• You're likely going to find that trying to control an LED's current without current sensing is like balancing on the tip of a needle. The load is not fixed as very small voltage fluctuations (and thermal variations) will cause huge changes in the LED current. You really should use some feedback for this. – Adam Lawrence Feb 9 '13 at 1:53

Where to start?

You don't show how you are driving the FET, but I am going to guess that it is being driven referenced to the source (I see Madmanguruman also mentioned this ... and more completely). The LED (which appears to be obsolete ... if this is it Digikey, says it was discontinued in 2011) has a forward drop of about 3.2V @ 0.7A, and with a PWM frequency of 63kHz means that you will want about 330uH for L1 (about 10 times what you've got now). Here is a post that addresses choosing an inductor for a buck regulator. Since this is not a voltage output, but you would still want continuous conduction, you can probably get by with higher ripple current (in this case +/- 20%), so the equation would be:

• $L$ ~ $\frac{5 V_{\text{LED}}}{I_{\text{LED}} F_{\text{PWM}}}$ = $\frac{5 \text{(3.2 V)}}{\text{(0.7 V)} \text{(63000 kHz)}}$ ~ $330 \text{\mu H}$

Looking at the waveforms, the top trace of the first picture doesn't look like the gate voltage. It looks like the source or cathode of D2. Note that when the switch turns off and voltage goes low, it goes below ground like you would expect the diode cathode to do. Then note that about 2uSec later it jumps up to what appears to be the voltage across C1, like you would expect if the L1 ran out of energy and became discontinuous. That's probably about the right amount of time for an L1 of only 47uH. It should also ring at that time, but there is enough loss somewhere in the circuit (L1, D1, or maybe even M1) to dampen it out.

It is not clear how you are controlling the current, but driving a LED with constant current, you should not need C1. Just keep the ripple reasonable in the inductor and get constant current in the LED. It would also be easier to compensate the loop without C1. Also, there are parts that provide PWM control for LEDs, like this one (which is the cheapest example at Digikey).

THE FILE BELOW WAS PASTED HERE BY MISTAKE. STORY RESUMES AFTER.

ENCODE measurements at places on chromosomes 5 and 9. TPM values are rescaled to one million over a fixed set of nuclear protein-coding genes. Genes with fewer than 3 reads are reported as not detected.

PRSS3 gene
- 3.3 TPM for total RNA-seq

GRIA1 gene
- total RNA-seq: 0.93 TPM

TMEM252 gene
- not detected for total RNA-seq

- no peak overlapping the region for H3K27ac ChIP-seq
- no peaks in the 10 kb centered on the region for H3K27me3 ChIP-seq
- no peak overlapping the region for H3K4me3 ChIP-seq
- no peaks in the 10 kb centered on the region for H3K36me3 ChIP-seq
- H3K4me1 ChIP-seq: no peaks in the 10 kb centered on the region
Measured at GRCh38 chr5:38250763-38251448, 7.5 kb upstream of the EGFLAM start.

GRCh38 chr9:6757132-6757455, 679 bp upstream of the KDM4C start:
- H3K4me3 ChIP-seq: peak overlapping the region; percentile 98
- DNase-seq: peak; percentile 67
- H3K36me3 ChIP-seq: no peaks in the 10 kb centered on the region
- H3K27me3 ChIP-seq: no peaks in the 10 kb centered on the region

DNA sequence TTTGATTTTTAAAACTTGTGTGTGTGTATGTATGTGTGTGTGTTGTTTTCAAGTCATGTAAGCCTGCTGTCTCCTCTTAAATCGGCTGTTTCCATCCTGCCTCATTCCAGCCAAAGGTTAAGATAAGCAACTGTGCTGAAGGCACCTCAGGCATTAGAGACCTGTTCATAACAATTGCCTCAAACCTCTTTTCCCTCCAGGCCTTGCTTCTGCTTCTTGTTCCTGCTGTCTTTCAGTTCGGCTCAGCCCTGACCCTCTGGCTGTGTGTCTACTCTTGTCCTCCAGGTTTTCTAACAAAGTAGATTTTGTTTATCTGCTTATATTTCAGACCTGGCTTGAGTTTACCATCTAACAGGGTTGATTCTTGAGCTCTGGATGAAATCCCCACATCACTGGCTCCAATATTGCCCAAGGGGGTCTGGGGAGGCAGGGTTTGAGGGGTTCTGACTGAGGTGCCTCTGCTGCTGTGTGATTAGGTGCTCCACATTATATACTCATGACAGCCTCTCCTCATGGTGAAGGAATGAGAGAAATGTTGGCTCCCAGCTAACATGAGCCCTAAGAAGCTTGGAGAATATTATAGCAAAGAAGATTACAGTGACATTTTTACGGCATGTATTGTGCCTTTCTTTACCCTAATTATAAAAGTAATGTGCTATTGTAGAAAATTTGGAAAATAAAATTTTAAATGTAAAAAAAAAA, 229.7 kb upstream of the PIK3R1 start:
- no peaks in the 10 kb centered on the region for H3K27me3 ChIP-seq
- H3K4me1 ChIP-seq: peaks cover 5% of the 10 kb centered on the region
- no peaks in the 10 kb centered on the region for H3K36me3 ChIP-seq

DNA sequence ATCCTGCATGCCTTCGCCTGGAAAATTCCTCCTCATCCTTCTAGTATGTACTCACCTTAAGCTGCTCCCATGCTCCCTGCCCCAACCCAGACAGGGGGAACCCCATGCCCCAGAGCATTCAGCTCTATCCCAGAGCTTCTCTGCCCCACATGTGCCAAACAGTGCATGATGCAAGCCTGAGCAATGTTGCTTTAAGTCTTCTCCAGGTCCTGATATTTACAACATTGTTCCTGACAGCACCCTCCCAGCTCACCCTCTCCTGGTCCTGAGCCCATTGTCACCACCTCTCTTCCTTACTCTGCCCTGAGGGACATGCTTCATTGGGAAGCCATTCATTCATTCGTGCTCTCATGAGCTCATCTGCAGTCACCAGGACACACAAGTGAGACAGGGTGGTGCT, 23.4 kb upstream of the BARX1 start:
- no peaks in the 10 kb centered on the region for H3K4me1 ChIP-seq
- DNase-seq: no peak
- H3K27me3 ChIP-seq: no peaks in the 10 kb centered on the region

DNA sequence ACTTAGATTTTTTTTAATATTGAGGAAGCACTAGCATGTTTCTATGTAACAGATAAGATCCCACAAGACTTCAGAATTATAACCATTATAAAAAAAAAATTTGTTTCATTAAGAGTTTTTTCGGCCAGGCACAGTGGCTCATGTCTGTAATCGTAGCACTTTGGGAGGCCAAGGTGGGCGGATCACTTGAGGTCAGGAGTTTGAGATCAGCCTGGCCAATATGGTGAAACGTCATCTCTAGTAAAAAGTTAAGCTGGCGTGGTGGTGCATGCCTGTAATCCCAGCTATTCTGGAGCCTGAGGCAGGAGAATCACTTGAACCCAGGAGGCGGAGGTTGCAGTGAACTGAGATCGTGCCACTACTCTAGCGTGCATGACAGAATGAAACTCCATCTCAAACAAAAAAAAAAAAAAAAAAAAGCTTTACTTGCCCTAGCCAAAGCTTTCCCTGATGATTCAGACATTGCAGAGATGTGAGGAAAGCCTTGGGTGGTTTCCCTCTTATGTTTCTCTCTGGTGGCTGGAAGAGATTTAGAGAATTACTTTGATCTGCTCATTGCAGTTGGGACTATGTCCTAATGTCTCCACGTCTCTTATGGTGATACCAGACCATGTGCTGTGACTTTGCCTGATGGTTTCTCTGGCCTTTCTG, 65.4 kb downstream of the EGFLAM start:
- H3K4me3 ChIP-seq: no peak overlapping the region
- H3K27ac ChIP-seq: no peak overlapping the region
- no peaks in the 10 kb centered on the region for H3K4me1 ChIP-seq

As you pointed out, the 1N4001 is not a great choice, it will be too lossy. A schottky would be better.

• I'm using a different FET, sorry. I've edited the question to clarify. I'm surprised to see your comment about the LED being obsolete. These LEDs are what I'm intending to use for this. They are the brightest RGB LEDs I was able to find. What makes you say they seem obsolete? If there's something bad about them, I can try to look for other options. For the inductor, how did you determine that I need 330uH? I ran it in LTspice to try to find the smallest workable value. – Derek Lewis Feb 8 '13 at 23:15
• Digikey shows the LUW-W5AP to be discontinued. I've edited my answer to show that and to add info about choosing the inductor. – gsills Feb 9 '13 at 5:46

To find out what's limiting the current, turn the duty cycle full on and look for voltage drops across each component. If you have 5V on the input, that 5V has to be dropping across something as current flows from the positive terminal of the source back to its negative terminal. That something is what's limiting your current. The obvious contenders are the FET, the choke, the input supply, and the load itself. None of those components look like they should have those kinds of drops across them, based on the part numbers in your schematic, but obviously something's not adding up.

You should also consider the solderless breadboard; they can be difficult to predict.

• I'll try measuring the voltage across all the components. Is it reasonable to do that with a multimeter, which I presume will give a sort of averaged value, or will I need to look at the traces on the oscilloscope for that? (I'm just using the solderless breadboard to try to get something reasonable working before putting the effort into a PCB) – Derek Lewis Feb 8 '13 at 23:22
• If you have the duty cycle at 100%, your source is pure DC, and your load is stable and linear, then nothing's changing. That should make a DC meter just fine. – Stephen Collings Feb 9 '13 at 1:48

I think your magnetics is very small. With power inductors, inductance is not everything. Check its series resistance and the maximum current it can support.

• Is there a way to measure those values? – Derek Lewis Feb 8 '13 at 23:16
• Series resistance is easy to check with an ohmmeter. Is there a nondestructive way to measure max current? – davidcary Feb 9 '13 at 5:23